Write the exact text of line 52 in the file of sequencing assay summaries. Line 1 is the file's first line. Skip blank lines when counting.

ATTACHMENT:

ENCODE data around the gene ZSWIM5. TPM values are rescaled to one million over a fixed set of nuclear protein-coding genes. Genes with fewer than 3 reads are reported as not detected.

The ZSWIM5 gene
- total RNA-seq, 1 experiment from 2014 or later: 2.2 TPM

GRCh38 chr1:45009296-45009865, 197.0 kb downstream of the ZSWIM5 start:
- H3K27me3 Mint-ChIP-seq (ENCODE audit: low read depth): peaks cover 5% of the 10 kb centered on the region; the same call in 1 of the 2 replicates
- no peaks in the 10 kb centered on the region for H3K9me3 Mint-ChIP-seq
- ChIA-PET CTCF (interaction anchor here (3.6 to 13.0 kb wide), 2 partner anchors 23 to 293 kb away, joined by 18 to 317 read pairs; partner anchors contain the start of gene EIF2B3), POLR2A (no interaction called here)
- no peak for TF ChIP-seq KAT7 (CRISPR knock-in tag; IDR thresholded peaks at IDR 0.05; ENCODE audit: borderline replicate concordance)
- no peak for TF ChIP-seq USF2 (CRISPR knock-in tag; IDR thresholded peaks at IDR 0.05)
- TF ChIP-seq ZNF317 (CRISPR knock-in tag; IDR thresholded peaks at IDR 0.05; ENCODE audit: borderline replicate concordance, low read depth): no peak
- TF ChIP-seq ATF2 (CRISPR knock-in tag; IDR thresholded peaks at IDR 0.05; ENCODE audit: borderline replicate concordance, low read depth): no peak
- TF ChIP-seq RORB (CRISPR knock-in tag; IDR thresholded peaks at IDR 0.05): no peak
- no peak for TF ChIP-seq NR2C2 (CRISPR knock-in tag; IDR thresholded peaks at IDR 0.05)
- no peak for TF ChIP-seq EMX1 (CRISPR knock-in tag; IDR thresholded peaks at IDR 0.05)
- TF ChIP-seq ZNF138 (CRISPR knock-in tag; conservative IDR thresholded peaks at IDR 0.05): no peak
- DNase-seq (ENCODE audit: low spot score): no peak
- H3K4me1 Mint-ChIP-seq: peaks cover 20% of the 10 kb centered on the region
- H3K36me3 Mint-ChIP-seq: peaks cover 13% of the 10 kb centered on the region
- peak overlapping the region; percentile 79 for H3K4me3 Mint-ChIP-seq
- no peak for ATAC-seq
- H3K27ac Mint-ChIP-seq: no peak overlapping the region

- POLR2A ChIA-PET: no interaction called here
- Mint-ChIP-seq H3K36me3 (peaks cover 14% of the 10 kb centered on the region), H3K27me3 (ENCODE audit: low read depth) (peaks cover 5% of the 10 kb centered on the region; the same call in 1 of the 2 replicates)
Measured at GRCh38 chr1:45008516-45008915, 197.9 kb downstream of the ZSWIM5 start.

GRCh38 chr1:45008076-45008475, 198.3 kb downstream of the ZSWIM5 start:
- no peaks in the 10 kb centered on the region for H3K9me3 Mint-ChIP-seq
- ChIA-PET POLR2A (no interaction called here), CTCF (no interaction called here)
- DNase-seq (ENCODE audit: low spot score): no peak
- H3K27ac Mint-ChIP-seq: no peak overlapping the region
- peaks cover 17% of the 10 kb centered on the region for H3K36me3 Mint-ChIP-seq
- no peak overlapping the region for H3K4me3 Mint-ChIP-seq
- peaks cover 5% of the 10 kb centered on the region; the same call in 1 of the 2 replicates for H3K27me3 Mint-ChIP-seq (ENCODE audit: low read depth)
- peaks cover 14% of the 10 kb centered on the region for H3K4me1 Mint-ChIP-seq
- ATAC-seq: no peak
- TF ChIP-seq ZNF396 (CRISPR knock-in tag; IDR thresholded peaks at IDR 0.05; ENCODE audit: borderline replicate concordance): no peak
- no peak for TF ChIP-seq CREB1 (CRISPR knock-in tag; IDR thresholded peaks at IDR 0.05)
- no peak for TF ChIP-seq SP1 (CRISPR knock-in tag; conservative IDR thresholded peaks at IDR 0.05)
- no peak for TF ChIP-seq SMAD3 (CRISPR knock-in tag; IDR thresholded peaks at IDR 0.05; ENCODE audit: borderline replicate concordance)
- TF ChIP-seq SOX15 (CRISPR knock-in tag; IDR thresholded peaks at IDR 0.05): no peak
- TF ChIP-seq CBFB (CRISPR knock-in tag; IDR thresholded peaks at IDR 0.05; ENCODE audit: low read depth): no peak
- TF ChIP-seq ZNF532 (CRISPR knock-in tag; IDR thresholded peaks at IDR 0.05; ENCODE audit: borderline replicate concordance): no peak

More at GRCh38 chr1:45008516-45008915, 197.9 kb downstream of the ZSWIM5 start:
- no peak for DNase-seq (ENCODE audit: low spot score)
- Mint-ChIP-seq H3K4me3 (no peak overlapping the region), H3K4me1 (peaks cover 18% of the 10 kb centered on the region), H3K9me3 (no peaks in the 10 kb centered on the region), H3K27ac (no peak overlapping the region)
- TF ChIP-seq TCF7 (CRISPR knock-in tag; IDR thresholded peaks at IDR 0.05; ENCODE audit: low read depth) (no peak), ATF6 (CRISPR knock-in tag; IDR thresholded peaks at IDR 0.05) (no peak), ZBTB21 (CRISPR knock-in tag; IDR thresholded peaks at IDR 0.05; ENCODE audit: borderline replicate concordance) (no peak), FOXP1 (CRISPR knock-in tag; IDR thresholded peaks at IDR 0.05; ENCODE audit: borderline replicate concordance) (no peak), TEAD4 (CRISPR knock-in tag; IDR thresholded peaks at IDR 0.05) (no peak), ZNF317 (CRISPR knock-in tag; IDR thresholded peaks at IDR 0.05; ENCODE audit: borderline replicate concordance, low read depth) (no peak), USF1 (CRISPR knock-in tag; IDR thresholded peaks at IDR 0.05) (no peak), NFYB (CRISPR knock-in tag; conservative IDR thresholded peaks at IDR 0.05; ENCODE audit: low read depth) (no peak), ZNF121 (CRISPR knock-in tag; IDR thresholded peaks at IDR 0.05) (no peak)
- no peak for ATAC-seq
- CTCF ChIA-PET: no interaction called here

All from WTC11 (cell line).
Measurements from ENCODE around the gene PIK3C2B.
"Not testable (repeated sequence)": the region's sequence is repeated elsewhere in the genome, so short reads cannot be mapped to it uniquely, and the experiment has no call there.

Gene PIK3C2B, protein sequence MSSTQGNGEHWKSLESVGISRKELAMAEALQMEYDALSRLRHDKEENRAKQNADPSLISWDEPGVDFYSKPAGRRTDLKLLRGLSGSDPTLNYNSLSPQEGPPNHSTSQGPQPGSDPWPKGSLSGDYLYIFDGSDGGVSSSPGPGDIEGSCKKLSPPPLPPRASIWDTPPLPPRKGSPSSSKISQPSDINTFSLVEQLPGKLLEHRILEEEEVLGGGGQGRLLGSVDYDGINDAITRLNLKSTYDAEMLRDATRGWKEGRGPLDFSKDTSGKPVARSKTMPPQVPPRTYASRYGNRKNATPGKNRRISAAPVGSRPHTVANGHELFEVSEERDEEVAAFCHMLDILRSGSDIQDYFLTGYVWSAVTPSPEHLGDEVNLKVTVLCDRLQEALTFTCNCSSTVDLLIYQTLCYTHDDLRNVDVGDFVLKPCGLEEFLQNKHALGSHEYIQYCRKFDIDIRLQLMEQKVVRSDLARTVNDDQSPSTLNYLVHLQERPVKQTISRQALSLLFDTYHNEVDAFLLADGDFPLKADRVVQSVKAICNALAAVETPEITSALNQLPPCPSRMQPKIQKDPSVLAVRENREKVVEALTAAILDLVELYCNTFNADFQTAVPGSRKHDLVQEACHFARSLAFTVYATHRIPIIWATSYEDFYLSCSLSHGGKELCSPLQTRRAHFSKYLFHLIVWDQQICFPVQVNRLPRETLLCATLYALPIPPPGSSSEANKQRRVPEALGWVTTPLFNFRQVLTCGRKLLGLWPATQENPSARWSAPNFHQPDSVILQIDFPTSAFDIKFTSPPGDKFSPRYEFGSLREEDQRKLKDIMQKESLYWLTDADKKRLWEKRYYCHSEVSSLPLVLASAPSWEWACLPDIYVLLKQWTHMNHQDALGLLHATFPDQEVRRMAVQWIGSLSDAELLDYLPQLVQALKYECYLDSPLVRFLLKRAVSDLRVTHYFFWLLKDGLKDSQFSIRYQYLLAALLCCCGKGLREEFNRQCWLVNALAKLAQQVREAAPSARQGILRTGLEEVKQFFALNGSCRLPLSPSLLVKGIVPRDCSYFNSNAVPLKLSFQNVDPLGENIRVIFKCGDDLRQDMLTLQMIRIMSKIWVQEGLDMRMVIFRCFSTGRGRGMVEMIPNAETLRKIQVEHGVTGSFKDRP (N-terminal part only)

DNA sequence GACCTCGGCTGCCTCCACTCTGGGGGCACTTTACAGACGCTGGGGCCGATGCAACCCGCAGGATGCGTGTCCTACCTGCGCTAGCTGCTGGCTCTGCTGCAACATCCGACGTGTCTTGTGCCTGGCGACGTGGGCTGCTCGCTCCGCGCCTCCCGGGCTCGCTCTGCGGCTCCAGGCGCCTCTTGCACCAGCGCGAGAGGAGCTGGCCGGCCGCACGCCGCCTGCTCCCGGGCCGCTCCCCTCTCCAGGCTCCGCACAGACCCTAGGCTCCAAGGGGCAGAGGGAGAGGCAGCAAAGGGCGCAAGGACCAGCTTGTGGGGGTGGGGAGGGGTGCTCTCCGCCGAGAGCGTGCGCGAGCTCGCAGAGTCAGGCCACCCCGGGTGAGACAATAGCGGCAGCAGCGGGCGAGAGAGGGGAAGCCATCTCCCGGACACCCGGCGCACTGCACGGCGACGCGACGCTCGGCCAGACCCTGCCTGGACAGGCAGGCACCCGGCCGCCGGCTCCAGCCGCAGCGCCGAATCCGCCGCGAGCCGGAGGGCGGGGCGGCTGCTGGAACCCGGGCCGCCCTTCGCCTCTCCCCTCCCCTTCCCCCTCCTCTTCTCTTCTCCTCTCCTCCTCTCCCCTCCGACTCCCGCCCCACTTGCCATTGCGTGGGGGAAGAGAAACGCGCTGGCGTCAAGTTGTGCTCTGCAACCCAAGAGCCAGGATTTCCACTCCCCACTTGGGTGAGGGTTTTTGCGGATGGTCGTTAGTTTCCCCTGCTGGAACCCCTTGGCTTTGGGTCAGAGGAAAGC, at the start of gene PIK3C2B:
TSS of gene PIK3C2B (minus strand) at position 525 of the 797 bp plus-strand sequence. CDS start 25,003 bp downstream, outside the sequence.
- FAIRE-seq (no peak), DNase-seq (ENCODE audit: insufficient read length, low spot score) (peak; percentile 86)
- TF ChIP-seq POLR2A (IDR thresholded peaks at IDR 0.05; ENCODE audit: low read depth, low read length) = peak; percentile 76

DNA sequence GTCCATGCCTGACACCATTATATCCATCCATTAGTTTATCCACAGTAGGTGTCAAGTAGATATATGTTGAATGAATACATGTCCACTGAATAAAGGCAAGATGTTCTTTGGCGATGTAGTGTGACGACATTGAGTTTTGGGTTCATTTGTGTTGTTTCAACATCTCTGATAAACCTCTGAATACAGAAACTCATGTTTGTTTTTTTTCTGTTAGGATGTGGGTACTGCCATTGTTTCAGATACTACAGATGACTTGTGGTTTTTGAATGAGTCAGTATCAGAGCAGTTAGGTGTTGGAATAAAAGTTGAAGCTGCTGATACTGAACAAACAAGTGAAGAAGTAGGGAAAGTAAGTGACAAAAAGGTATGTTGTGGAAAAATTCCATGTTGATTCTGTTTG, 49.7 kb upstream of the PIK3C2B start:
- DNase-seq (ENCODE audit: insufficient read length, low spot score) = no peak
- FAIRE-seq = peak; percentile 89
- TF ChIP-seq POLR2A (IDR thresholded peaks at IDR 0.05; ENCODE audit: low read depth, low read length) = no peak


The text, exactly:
DNA sequence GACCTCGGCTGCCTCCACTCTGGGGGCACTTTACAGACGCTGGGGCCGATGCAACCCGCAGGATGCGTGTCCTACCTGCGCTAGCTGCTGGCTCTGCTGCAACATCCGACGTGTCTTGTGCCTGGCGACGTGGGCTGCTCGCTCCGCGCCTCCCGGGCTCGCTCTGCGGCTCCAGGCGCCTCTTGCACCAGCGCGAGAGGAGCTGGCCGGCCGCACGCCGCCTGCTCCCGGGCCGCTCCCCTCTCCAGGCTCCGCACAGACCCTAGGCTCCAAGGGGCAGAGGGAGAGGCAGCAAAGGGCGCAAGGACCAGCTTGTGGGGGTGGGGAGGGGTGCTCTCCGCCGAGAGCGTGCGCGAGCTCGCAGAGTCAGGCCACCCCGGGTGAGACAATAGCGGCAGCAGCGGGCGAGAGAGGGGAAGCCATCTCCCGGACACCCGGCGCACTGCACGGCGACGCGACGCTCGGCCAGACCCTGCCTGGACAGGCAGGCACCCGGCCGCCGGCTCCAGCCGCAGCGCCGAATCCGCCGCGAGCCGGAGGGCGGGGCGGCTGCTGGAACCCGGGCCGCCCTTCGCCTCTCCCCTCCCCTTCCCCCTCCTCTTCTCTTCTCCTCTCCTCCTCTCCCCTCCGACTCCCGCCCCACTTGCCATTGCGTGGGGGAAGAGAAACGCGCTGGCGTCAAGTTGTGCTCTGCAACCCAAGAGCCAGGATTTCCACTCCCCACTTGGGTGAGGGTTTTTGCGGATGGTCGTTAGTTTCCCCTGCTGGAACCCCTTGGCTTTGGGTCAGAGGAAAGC, at the start of gene PIK3C2B: